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National Youth HIV and Awareness Day: What You Need to Know

Friday April 10, 2020

While the world battles COVID-19, HIV continues to impact communities around the country. April 10 marks National Youth HIV & Awareness Day. It serves as an essential reminder to millennial and Gen Z youth to understand the importance of practicing safe sex and getting tested.

In the United States, 21 percent of new HIV diagnoses in 2018 were among young people aged 13-24 years. Eighty-seven percent of youth who received a new HIV diagnosis were young men and 13 percent were young women. Getting tested for HIV is an important step toward prevention; however, testing rates among high school students remain low. Only 9 percent of U.S. high school students have ever been tested for HIV.

The Good News
From 2007 to 2017, CDC data showed declines in sexual risk behaviors among high school students, including fewer who are currently sexually active. The percentage of high school students who ever had sex decreased from 48 percent in 2007 to 40 percent in 2017. However, many young people engage in health-related behaviors that can result in unintended outcomes.

The Bad News
Declines in condom use: Condom use among sexually active students decreased from 62 percent in 2007 to 54 percent in 2017, presenting a serious health risk for HIV and STDs.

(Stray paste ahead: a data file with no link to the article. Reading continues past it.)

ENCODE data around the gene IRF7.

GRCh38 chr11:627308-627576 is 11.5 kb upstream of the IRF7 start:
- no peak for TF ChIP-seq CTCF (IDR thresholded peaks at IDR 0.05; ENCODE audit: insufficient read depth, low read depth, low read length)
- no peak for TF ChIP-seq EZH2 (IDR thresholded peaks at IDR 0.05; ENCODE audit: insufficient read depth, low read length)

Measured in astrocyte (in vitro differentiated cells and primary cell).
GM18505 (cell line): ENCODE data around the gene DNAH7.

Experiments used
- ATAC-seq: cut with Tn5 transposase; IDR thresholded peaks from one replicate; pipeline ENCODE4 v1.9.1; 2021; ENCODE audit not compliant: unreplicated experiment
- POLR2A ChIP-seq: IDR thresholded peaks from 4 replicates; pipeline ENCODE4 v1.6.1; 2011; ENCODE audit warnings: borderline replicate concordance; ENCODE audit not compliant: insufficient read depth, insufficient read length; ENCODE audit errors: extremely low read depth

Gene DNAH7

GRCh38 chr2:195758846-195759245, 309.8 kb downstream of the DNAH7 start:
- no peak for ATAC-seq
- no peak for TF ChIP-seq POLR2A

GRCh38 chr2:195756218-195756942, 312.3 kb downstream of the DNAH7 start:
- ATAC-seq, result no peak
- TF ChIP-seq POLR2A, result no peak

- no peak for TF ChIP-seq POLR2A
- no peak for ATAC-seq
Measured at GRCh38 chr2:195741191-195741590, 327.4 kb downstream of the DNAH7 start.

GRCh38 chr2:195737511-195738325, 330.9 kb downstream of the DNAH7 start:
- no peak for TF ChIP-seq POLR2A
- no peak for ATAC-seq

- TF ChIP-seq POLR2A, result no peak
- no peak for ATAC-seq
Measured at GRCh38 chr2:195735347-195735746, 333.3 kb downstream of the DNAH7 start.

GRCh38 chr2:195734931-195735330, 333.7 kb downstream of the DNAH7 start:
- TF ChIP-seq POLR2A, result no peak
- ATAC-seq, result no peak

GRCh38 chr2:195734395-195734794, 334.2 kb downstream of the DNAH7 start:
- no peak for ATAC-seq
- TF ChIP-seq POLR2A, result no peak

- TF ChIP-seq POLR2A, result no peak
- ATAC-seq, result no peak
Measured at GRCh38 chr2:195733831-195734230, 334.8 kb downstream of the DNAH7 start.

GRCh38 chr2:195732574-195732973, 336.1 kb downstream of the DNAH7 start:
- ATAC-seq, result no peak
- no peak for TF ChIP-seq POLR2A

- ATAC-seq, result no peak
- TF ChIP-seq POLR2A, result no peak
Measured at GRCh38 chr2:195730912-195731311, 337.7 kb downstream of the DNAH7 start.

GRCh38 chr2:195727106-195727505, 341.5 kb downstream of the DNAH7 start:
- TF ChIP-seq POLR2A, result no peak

Substance use and high-risk behaviors: Young people may engage in high-risk behaviors, such as sex without a condom or medicine to prevent or treat HIV, when under the influence of drugs or alcohol. Nationwide, 19 percent of all students who are currently sexually active (had sexual intercourse during the previous three months) and 20 percent of male students who had sexual contact with other males drank alcohol or used drugs before their most recent sexual intercourse.

Some young people are at higher risk: Some young people, including lesbian, gay, and bisexual (LGB) youth, often remain at greater risk for negative health outcomes. For example, 15 percent of LGBTQ students have had sex with four or more partners during their life, compared to 9 percent of heterosexual students.

A Call to Action
Young people need to understand their risk and know how to protect themselves against HIV.

Get educated. Learn the basic facts about HIV transmission, testing, and prevention.

Get talking. Talk with parents, teachers, doctors, and other trusted adults about HIV and sexual health.

Get tested for HIV. CDC recommends that everyone between the ages of 13 and 64 years get tested for HIV at least once as part of routine health care. Contact your health care provider about testing.

Get medicine. If you test positive for HIV, get support, seek treatment, and stay in care to remain healthy and prevent passing the virus to others.

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